School of Art, Media, and Technology

BFACD Faculty Highlight: Luke Williams

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Communication Design faculty, Luke Williams is a creative director focused on developing brands for the arts and lifestyle industries. Most recently as the Brand Creative Director at Paperless Post, Luke and his team were committed to establishing a reputation for Paperless Post as the preeminent online invitation company, dedicated to fostering personal connections through the finest design available on the web.

Prior to his role at Paperless Post, Luke was a designer at the Museum of Modern Art, Google Creative Lab, Leo Burnett, and Pentagram. He has maintained an independent design practice since 2009, creating work that has been awarded by the Type Directors Club, Communication Arts, Print and HOW magazines, and has been published in design literature from Gestalten, Rockport, and Taschen. Luke is teaching Core Lab Typography this Fall semester.

Theater Poster, Summerfugl, InViolet Theater, 2015.

How did you get into design? Was there a defining point in your career, and if so, how did it shape you as a designer?

My father was a graphic artist while I was growing up, so I was exposed to the profession pretty early. Our home computer had all the software on it that he used for work, so I eventually started to learn how to use the basic tools to make t-shirt designs with my friends in high school, and then experiment with Photoshop effects on skateboarding photos of us. It didn’t feel like design at the time, it just felt exciting to be able to create something custom from my imagination.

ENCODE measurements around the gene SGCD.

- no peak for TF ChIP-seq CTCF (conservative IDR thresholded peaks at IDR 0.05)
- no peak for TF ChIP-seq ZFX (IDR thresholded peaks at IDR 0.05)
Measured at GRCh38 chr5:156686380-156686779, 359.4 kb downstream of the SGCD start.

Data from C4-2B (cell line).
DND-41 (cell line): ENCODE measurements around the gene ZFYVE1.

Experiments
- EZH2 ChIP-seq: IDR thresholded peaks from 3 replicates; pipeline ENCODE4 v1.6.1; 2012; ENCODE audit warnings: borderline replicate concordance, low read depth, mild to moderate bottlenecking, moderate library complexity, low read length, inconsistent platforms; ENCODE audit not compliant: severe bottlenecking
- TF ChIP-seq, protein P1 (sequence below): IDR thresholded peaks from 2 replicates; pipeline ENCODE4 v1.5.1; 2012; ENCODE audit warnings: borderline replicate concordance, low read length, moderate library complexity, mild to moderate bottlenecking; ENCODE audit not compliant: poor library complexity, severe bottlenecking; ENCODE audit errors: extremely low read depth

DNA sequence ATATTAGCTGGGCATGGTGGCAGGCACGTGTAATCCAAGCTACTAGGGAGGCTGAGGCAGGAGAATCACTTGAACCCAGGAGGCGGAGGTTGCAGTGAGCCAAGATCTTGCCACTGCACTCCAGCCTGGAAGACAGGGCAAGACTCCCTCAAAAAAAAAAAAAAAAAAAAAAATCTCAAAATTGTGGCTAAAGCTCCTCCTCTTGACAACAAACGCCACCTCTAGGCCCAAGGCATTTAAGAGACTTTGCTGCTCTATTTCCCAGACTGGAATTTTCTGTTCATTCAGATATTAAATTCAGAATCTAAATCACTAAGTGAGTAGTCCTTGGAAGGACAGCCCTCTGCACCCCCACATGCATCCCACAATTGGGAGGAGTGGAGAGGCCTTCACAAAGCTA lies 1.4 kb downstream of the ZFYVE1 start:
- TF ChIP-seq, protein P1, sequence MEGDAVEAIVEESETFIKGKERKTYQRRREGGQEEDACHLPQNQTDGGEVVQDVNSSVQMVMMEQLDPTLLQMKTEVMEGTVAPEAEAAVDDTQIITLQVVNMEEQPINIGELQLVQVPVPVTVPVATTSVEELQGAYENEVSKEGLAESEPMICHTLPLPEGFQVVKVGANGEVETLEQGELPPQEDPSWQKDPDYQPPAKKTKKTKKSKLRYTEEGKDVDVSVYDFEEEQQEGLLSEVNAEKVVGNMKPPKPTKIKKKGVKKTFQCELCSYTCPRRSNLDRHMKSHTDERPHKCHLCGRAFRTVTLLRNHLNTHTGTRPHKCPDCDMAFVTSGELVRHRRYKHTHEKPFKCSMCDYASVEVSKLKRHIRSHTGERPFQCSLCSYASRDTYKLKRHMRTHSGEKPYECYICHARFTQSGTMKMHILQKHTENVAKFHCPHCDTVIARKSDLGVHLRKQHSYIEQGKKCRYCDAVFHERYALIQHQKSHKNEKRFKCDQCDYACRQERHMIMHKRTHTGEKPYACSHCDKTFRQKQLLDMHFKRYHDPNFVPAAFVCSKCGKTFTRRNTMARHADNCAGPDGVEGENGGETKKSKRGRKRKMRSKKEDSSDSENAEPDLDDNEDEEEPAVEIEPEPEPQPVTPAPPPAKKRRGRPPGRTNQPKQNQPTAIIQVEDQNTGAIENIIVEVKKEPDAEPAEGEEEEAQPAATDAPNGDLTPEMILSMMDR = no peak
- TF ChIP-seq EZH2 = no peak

I grew up in Maryland and my high school had a really dynamic arts program for which I’m so grateful, so it was an easy decision to eventually attend Maryland Institute College of Art (MICA) to focus on developing my interest in design. While the curriculum at MICA was thorough and really well-developed, I believe that practice and consequence are the greatest forms of learning lessons, which is why I would highlight my first internship, with Abbott Miller and Pentagram as a really critical moment of exposure to the value of conceptual and technical iteration. That experience forced me to push my work to a point of refinement that I may not have appreciated otherwise. It taught me the value of looking at my work with a critical and objective eye, and to never conclude a project until I could answer the question “why?” about each decision I made.

Paperless Post Wedding Campaign, 2017.

Outside of other design and illustration, what sorts of things inspire and influence your work?

I find a lot of inspiration in the photographic arts, and as an extension of that, from traveling to new places. The more I work, the more I realize that design is all about composition, or the relationships of form on a canvas. The simple act of seeing is so meaningful as a principle of motivating an inspired piece of design. Thats why I consider exercising the photographic medium to be an excellent source of new or varied perspectives; a really genuine way to expand on the ways I consider composition. As for traveling, I would encourage any designer to take advantage of opportunities to explore new settings—you don’t have to go very far to find inspiration.

Exterior Signage, OMG Taco, 2015.

What tips would you give to anybody who is looking to get started in design?

My advice comes in three parts. The first part: practice as often as you can. Your experiences, both positive and negative, will teach you a lot about how you work and what your strengths are. Secondly, learn to embrace iteration. Allow yourself to deconstruct and re-assemble your work over and over again without becoming precious about early ideas. Your best solutions will come from thoughtful adjustments that present themselves throughout the design process, so don’t be in such a hurry. And finally, something I tell my students and my team all the time: there are more right answers than wrong ones. The potential for making good work is tremendous, and a focused combination of research, wonder, iteration, and most of all, patience, will eventually manifest as a confidence that will guide you through your career.

Exhibition Title Wall, Lygia Clark: The Abandonment of Art, Museum of Modern Art, 2014.

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